Research Papers

Parametric Study of a Flat Plate Wick Assisted Heat Pipe Solar Collector

[+] Author and Article Information
Brahim Taoufik

e-mail: taoufik.brahim@yahoo.fr

Jemni Abdelmajid

e-mail: enim_leste@yahoo.fr
Laboratoire d'Etudes des Systèmes
Thermique et Energétique (LESTE),
Ecole Nationale d'Ingénieurs de Monastir,
Université de Monastir,
Avenue Ibn Jazzar 5019 Monastir, Tunisia

Contributed by the Solar Energy Division of ASME for publication in the JOURNAL OF SOLAR ENERGY ENGINEERING. Manuscript received December 15, 2011; final manuscript received November 21, 2012; published online May 31, 2013. Assoc. Editor: Werner Platzer.

J. Sol. Energy Eng 135(3), 031016 (May 31, 2013) (10 pages) Paper No: SOL-11-1286; doi: 10.1115/1.4023875 History: Received December 15, 2011; Revised November 21, 2012

The use of heat pipes in solar collectors offers several advantages regarding flexibility in operation and application, as they are very efficient in transporting heat even under a small temperature difference. Compared with other systems powered by evacuated tube collectors or flat plate solar collectors using a wickless heat pipe, little attention has been paid to a flat plate solar collectors wick assisted heat pipe. In this paper an analytical model based on energy balance equations assuming a steady state condition was developed to evaluate the thermal efficiency of a flat plate wick assisted heat pipe solar collector. Parameters which affect the collector efficiency are identified, such as tube spacing distance, gap spacing between the absorber plate and the glazing cover, and the emissivity of the absorber plate. The results reflect the contribution and significance of each of these parameters to the collector overall heat loss coefficients. Three heat pipe working fluids are examined and results show that acetone performs better than methanol and ethanol.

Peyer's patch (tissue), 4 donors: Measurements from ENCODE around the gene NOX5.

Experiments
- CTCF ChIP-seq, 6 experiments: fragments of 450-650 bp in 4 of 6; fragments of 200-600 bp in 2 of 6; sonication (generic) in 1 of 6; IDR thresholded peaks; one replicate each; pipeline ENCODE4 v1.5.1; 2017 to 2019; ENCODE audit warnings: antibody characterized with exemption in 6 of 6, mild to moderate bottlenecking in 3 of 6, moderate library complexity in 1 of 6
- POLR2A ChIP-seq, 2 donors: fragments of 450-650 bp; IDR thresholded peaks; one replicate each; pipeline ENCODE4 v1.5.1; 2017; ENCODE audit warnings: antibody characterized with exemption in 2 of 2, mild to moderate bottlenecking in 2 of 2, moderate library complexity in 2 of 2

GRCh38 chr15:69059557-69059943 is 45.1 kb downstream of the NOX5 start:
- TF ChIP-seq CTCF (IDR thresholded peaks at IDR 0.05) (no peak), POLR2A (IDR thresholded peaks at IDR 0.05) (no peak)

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Fig. 1

Heat pipe solar collector

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Fig. 2

Evaporator cross section (enlarged)

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Fig. 3

Heat pipe thermal resistances [20]

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Fig. 4

Mean fin plate temperature and water outlet temperature compared with experimental data

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Fig. 5

Fin plate temperature distribution example

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Fig. 6

The effect of tube spacing distance on the performance of the collector

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Fig. 7

The effect of tube spacing distance on the performance of the collector for three absorber plate thermal conductivities

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Fig. 8

The effect of the number of H.P on collector efficiency

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Fig. 9

The effect of plate emissivity on the performance of the collector

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Fig. 10

The effect of plate emissivity on heat loss coefficients and glass cover temperature

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Fig. 11

The effect of plate-cover distance on the performance of the collector

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Fig. 12

The effects of plate-cover distance on overall heat loss and heat loss coefficients

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Fig. 13

The optimum value of Le/Lc

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Fig. 14

Collector efficiency curve for different working fluid

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Fig. 15

Collector efficiency curve compared with earlier works




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